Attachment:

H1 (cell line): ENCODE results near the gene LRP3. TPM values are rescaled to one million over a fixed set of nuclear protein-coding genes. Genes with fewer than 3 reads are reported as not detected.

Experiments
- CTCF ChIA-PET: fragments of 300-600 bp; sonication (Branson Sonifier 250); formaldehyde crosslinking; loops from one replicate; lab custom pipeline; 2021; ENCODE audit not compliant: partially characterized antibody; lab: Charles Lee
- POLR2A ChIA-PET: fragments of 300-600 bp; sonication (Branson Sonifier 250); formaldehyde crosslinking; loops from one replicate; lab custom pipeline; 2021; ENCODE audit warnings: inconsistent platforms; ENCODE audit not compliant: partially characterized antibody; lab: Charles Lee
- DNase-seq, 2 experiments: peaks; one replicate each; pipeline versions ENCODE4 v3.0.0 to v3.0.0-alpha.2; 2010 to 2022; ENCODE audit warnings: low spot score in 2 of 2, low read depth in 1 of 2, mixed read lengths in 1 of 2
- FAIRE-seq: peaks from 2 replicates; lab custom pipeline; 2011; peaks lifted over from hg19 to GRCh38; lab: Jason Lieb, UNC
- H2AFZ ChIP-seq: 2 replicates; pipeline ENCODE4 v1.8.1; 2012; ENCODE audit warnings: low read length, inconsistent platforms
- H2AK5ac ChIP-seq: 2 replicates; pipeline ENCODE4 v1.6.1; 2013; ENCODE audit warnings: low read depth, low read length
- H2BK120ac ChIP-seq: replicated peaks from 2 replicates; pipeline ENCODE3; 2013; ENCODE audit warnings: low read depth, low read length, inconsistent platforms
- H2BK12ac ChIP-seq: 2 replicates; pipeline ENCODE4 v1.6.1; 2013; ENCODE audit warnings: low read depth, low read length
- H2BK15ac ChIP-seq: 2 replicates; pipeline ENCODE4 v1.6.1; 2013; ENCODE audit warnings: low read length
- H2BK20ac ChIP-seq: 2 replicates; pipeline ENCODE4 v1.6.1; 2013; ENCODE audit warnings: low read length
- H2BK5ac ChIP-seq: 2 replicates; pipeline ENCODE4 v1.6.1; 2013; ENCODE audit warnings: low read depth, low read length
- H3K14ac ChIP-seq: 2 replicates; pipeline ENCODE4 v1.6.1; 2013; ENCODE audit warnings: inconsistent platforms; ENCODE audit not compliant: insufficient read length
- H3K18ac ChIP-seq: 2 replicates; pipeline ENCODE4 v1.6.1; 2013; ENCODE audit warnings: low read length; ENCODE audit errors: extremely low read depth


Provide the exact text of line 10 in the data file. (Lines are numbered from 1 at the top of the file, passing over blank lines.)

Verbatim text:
- H2BK12ac ChIP-seq: 2 replicates; pipeline ENCODE4 v1.6.1; 2013; ENCODE audit warnings: low read depth, low read length